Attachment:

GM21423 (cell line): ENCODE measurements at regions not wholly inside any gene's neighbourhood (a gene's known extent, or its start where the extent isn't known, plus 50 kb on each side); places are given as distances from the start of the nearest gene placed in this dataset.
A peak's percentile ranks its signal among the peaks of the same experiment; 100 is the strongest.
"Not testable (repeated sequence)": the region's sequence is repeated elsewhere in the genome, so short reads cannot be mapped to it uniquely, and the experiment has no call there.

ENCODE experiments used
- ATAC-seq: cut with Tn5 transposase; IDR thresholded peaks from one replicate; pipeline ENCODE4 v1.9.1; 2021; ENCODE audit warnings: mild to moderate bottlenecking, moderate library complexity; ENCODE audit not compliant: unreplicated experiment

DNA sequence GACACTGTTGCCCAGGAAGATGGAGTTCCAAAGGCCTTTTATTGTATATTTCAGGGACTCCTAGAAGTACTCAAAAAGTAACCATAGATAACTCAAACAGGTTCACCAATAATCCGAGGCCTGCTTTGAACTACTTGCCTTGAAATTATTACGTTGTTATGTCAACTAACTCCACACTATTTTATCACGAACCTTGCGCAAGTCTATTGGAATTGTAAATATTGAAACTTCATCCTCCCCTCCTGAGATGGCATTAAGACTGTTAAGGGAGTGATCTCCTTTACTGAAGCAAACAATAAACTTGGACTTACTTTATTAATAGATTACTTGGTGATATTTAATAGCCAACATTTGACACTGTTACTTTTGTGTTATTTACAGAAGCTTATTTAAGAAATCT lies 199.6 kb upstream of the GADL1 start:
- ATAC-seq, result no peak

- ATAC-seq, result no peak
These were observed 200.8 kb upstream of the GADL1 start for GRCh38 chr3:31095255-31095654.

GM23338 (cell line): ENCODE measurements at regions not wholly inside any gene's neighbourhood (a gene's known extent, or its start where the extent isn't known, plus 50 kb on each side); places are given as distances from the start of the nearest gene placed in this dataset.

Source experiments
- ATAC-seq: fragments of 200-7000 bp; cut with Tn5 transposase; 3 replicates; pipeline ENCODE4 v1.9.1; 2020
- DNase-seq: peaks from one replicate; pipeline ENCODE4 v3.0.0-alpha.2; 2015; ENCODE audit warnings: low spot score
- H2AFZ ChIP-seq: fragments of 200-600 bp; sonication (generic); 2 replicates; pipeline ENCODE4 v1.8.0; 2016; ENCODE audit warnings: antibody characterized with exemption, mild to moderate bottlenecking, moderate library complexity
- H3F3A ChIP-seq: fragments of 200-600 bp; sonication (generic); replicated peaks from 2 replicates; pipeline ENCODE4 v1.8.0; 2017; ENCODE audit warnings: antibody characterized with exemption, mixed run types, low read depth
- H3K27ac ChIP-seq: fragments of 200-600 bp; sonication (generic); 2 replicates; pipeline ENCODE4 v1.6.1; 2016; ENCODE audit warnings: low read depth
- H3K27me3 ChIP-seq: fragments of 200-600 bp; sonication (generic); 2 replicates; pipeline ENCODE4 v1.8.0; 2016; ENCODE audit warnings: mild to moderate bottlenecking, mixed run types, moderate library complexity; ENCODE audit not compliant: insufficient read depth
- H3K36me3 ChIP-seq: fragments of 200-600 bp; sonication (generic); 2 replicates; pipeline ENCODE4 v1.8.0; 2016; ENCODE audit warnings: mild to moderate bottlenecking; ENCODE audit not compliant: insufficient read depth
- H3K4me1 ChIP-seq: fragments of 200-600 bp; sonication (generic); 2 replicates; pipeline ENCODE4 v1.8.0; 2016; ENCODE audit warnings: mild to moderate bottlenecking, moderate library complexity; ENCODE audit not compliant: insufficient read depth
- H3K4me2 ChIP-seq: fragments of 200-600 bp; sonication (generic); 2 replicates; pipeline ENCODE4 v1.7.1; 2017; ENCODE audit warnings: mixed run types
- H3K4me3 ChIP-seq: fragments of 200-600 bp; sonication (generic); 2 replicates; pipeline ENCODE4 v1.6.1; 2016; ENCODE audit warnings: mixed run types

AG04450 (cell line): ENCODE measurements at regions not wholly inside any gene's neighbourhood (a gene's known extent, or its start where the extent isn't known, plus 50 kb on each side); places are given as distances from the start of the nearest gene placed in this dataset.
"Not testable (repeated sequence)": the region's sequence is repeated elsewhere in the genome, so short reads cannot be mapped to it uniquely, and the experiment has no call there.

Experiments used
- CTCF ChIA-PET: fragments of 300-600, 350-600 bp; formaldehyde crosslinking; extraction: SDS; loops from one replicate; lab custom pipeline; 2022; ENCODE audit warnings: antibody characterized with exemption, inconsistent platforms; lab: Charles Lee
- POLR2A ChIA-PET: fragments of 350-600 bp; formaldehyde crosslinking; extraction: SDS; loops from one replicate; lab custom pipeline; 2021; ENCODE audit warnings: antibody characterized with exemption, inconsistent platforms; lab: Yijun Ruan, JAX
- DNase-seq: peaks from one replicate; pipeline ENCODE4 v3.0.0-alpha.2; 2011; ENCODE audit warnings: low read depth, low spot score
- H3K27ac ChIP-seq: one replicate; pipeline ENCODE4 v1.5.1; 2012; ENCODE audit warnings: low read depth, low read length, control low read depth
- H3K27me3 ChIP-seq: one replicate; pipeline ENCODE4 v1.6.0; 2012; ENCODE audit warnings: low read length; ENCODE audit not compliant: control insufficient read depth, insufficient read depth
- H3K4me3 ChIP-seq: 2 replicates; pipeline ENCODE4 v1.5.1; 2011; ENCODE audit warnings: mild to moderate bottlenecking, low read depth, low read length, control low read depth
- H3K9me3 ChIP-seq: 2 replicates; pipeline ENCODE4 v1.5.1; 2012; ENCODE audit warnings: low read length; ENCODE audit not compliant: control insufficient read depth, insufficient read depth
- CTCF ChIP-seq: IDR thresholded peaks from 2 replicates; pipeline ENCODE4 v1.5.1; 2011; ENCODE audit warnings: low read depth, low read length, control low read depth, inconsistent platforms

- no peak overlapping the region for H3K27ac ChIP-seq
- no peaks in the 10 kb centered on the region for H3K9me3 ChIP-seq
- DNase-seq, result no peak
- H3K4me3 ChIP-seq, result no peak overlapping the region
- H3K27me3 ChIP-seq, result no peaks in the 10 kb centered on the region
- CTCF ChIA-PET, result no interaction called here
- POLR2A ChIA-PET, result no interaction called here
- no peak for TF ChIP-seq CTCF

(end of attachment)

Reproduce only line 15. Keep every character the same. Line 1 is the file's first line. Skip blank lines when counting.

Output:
- H3F3A ChIP-seq: fragments of 200-600 bp; sonication (generic); replicated peaks from 2 replicates; pipeline ENCODE4 v1.8.0; 2017; ENCODE audit warnings: antibody characterized with exemption, mixed run types, low read depth